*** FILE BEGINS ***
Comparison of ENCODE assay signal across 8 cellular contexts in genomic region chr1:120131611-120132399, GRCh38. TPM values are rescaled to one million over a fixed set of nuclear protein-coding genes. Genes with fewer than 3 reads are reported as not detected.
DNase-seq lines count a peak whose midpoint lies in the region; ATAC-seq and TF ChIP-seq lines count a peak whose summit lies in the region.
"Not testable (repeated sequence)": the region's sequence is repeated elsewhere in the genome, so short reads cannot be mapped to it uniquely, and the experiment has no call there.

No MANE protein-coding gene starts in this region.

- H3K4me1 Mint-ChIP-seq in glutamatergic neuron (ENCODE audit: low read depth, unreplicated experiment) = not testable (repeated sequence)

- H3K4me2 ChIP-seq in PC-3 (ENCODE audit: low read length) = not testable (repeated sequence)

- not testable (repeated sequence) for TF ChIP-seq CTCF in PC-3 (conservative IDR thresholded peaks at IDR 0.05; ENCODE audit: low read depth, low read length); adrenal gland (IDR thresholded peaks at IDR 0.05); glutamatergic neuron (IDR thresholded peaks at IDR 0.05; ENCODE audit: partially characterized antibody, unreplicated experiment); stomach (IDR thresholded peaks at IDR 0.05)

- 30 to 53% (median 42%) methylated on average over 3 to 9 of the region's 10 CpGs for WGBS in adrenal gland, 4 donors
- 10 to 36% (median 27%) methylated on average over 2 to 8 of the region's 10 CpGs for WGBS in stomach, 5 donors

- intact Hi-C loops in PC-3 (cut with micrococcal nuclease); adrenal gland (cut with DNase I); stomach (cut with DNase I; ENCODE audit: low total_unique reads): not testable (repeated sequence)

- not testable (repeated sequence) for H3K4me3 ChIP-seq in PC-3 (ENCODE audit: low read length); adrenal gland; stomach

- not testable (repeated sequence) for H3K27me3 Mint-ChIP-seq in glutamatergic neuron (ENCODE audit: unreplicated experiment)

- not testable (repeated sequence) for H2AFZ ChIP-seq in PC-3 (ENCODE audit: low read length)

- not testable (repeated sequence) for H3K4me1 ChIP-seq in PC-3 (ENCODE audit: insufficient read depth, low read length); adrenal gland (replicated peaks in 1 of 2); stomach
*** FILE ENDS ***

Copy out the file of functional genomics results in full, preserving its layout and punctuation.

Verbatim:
Comparison of ENCODE assay signal across 8 cellular contexts in genomic region chr1:120131611-120132399, GRCh38. TPM values are rescaled to one million over a fixed set of nuclear protein-coding genes. Genes with fewer than 3 reads are reported as not detected.
DNase-seq lines count a peak whose midpoint lies in the region; ATAC-seq and TF ChIP-seq lines count a peak whose summit lies in the region.
"Not testable (repeated sequence)": the region's sequence is repeated elsewhere in the genome, so short reads cannot be mapped to it uniquely, and the experiment has no call there.

No MANE protein-coding gene starts in this region.

- H3K4me1 Mint-ChIP-seq in glutamatergic neuron (ENCODE audit: low read depth, unreplicated experiment) = not testable (repeated sequence)

- H3K4me2 ChIP-seq in PC-3 (ENCODE audit: low read length) = not testable (repeated sequence)

- not testable (repeated sequence) for TF ChIP-seq CTCF in PC-3 (conservative IDR thresholded peaks at IDR 0.05; ENCODE audit: low read depth, low read length); adrenal gland (IDR thresholded peaks at IDR 0.05); glutamatergic neuron (IDR thresholded peaks at IDR 0.05; ENCODE audit: partially characterized antibody, unreplicated experiment); stomach (IDR thresholded peaks at IDR 0.05)

- 30 to 53% (median 42%) methylated on average over 3 to 9 of the region's 10 CpGs for WGBS in adrenal gland, 4 donors
- 10 to 36% (median 27%) methylated on average over 2 to 8 of the region's 10 CpGs for WGBS in stomach, 5 donors

- intact Hi-C loops in PC-3 (cut with micrococcal nuclease); adrenal gland (cut with DNase I); stomach (cut with DNase I; ENCODE audit: low total_unique reads): not testable (repeated sequence)

- not testable (repeated sequence) for H3K4me3 ChIP-seq in PC-3 (ENCODE audit: low read length); adrenal gland; stomach

- not testable (repeated sequence) for H3K27me3 Mint-ChIP-seq in glutamatergic neuron (ENCODE audit: unreplicated experiment)

- not testable (repeated sequence) for H2AFZ ChIP-seq in PC-3 (ENCODE audit: low read length)

- not testable (repeated sequence) for H3K4me1 ChIP-seq in PC-3 (ENCODE audit: insufficient read depth, low read length); adrenal gland (replicated peaks in 1 of 2); stomach